Thai Airways faces a serious crisis. Yesterday accountants refused point blank to sign of its accounts for the first half of 2020, saying its losses of US$861 million were so great it lacked the cash liquidity to remain viable.
The airlines shares were immediately suspended on the stock exchange to prevent panic selling and their becoming worthless.
The airline is already in what amounts to bankruptcy protection, which was supposed to have allowed it to restructure. Quite what it’s options are now remains to be seen, but will almost certainly depend on the government doing something to prop it up.
The only alternative is actual bankruptcy and closure, and Thailand would be deeply reluctant to see its national airline fail.
AirFrance is to start the process of refocusing it’s Domestic operations for the short term, as it looks to completely end all but a tiny handful of internal flights by 2024.
Part of its deal with the government for the bailout it received was that all domestic flights should cease as soon as possible and no later than 2024. Exceptions are only where a rail journey exceeds three hours or a road journey (if no rail journey is available as an alternative) exceeds three hours.
Those rules effectively rule out everywhere in mainland France. The French TGV high speed rail system is so widespread that nowhere is more than 4 hours from Paris. Few places are more than an hours drive from an access point to a TGV station.
The only real European domestic area that cannot connect by road and rail is the Island of Corsica in the Mediterranean.
That will permit flights from regional airports like Nice, Toulouse and Lyon, as well as Paris, but the number of flights will be small and could mostly be operated by A319’s.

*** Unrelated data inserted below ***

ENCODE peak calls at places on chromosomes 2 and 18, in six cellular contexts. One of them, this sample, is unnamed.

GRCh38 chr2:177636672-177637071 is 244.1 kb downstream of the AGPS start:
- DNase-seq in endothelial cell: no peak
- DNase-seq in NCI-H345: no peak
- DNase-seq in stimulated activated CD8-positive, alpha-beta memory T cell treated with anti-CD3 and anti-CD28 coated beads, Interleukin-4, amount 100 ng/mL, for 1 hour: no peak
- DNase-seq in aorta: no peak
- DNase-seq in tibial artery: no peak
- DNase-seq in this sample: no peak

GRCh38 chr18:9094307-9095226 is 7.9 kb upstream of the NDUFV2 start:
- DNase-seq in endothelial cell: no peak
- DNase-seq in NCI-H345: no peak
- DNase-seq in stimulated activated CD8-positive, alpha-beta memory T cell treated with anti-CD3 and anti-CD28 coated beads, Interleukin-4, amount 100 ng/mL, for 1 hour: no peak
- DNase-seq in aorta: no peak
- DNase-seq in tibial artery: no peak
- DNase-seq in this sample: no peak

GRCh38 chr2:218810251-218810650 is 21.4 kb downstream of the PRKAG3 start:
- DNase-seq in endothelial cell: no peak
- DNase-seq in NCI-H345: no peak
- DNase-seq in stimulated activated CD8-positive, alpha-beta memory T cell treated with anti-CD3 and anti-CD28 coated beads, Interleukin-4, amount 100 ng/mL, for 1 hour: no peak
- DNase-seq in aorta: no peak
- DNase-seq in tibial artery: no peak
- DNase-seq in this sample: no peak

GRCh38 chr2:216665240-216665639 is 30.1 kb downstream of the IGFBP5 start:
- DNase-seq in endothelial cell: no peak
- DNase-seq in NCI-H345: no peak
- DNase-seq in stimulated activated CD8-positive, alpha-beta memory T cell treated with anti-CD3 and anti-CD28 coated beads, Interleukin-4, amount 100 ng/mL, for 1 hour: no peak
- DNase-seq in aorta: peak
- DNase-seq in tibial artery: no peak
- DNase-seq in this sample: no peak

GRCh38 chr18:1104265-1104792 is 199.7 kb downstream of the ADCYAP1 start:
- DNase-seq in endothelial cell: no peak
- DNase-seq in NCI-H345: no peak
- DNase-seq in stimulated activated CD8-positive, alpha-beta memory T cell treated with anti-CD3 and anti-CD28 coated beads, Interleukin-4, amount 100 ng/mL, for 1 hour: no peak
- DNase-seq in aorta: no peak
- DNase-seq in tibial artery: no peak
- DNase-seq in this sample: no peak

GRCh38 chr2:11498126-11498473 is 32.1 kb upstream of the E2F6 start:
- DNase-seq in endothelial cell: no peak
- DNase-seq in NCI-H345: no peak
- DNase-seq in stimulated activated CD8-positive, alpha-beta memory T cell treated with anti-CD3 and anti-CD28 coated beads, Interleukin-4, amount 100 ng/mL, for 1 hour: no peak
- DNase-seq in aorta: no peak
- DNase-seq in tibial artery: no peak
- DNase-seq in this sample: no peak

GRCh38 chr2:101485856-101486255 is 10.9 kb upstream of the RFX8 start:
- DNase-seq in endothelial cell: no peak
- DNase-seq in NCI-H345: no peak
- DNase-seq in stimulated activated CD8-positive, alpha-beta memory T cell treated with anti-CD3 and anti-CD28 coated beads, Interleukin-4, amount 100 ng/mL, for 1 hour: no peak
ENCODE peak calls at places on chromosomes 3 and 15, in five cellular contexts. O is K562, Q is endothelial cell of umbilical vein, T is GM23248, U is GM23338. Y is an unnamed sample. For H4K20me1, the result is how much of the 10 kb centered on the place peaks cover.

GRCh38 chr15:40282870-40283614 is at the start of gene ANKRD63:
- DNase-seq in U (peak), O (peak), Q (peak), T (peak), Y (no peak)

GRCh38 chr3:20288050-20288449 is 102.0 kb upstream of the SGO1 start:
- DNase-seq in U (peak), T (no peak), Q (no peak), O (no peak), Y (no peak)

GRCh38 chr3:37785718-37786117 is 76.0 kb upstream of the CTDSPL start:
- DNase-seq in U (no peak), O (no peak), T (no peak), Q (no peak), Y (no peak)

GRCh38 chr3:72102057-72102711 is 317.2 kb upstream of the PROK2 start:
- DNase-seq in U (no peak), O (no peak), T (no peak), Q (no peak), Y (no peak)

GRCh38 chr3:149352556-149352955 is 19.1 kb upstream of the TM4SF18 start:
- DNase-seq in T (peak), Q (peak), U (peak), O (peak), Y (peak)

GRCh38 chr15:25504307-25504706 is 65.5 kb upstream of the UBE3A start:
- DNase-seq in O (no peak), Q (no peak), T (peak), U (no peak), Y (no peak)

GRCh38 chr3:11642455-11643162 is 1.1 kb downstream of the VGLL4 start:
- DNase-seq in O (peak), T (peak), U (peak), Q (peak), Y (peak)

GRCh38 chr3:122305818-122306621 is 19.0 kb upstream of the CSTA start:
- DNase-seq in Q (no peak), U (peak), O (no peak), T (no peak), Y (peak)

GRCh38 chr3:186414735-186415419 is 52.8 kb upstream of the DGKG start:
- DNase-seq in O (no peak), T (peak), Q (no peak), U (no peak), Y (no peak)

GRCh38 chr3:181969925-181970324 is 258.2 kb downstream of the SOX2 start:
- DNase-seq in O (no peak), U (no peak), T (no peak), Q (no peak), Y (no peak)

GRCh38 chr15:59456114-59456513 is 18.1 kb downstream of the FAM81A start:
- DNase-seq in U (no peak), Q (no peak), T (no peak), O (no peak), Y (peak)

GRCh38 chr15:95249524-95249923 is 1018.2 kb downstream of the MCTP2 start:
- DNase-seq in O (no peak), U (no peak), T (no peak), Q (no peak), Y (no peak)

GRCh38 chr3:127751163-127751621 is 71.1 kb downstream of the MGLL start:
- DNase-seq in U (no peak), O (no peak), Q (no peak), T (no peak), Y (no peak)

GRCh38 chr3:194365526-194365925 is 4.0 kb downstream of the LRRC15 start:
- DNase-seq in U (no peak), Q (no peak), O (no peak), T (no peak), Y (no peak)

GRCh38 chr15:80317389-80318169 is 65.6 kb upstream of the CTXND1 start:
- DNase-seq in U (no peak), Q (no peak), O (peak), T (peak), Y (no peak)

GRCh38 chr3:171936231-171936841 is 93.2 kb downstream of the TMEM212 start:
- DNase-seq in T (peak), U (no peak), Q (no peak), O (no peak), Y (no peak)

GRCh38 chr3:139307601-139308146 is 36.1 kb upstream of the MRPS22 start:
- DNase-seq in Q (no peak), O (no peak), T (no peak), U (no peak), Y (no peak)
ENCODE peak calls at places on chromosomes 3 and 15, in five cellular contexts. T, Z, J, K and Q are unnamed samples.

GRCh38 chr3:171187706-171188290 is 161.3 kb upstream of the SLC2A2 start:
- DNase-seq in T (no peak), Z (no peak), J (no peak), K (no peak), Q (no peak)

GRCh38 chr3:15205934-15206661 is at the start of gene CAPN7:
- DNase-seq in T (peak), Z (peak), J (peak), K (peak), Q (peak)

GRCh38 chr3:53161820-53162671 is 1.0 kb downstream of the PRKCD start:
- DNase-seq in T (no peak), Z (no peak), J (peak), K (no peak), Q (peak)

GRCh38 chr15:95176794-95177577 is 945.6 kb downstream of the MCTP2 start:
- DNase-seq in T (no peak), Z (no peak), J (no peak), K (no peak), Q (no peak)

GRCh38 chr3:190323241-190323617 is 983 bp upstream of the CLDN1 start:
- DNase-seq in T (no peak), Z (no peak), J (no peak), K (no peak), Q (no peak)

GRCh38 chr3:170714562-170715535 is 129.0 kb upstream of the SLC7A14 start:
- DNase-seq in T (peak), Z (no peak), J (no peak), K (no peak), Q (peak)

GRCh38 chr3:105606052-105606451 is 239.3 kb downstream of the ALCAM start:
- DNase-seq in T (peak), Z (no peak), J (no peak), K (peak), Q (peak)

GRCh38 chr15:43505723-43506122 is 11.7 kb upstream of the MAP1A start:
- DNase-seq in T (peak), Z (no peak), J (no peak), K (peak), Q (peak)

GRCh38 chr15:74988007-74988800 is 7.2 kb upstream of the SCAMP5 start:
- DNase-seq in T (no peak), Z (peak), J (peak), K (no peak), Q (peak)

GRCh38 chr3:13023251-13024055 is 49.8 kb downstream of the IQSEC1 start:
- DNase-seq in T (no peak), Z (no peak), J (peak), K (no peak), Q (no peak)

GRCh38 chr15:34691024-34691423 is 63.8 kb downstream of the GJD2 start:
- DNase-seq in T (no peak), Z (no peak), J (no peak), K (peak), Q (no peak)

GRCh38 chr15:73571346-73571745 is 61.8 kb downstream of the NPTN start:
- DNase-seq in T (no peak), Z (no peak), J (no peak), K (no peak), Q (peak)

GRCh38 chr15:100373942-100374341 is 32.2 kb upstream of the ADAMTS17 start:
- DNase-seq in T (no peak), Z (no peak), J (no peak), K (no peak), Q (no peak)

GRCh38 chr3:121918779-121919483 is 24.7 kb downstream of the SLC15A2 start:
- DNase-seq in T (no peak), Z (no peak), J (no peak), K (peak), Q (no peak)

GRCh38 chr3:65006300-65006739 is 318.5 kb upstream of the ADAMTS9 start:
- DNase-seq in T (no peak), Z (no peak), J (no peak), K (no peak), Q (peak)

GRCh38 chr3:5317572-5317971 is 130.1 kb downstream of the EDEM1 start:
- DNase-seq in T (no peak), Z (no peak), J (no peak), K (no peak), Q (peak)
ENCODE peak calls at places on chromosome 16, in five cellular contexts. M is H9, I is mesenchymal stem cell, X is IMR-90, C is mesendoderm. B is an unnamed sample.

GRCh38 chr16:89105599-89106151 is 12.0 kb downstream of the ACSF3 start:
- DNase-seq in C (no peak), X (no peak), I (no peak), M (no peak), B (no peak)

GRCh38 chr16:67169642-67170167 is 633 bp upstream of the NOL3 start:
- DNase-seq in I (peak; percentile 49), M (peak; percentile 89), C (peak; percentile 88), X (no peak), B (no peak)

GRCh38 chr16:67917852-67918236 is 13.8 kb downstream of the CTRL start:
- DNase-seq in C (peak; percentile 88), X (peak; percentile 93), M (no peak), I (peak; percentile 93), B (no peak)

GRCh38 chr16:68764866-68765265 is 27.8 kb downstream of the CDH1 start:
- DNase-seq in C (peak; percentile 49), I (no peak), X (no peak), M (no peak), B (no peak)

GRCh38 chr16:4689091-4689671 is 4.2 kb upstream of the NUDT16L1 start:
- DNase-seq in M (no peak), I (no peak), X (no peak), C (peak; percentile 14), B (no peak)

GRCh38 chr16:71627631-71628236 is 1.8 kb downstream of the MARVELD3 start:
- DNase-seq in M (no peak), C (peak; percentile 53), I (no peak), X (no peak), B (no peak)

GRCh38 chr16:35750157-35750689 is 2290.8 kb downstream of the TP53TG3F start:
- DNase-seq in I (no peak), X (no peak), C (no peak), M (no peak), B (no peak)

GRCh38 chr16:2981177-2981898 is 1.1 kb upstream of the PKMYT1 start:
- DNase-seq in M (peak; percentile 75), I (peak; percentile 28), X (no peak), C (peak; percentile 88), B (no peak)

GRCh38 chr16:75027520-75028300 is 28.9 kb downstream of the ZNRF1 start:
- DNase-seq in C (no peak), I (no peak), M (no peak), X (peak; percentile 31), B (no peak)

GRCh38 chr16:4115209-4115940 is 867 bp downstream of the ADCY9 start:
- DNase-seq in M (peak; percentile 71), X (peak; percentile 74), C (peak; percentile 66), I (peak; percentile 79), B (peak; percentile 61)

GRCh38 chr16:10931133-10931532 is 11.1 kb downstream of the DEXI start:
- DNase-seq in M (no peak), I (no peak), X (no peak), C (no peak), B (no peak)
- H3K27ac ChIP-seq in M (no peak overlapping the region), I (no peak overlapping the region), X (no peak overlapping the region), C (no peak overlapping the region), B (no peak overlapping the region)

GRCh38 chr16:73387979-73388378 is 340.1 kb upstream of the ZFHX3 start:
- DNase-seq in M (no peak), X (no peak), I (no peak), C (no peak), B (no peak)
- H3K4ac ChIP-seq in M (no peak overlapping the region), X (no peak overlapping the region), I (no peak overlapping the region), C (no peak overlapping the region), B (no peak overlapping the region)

AirFrance will almost certainly take out a leaf from KLM’s playbook, where KLM started selling train tickets to its nearest short haul destinations instead of flying.
RyanAir and easyJet were quick to say they would offer domestic flights in France, but the government rapidly killed that off by applying it to all airlines.
AirFrance was already dropping the regional Hop! branding to a sub-label, but looks set to end it completely now.
Alaska Airlines is looking to establish September as a key point in returning to service, with 50% of its 2019 flights operating.
It expects to have the largest operating network into and out of Seattle, with plans to continue to expand operations.
The ongoing problem is the levels of uncertainty – passengers are still showing extreme nervousness about flying as the Trump administration does absolutely nothing to mitigate Covid19’s spread, leaving it to individual states to manage in a haphazard and unscientific manner in several cases.
Delta said yesterday that all airlines now banned masks with vents and that 193 passengers had been placed on a banned list for life for not wearing face masks.
Quarantines need to end and be replaced with certification and testing
European governments are being asked to rapidly replace blanket quarantines with effective rapid testing and certification, so that 14 day quarantines like those introduced today by the U.K. on returnees from France, Malta and the Netherlands, can be prevented.
Airlines are already facing upheavals in schedules and demand, then the need for refunds, as these quarantines become imposed, usually with little more than 36 hours notice.
The bans also take no notice of the facts that many Covid outbreaks are in small areas and not always national, so many travellers are perfectly safe.
Airport rapid testing, or pre-certified medical travel approvals would go a long way to restoring safe and reliable travel.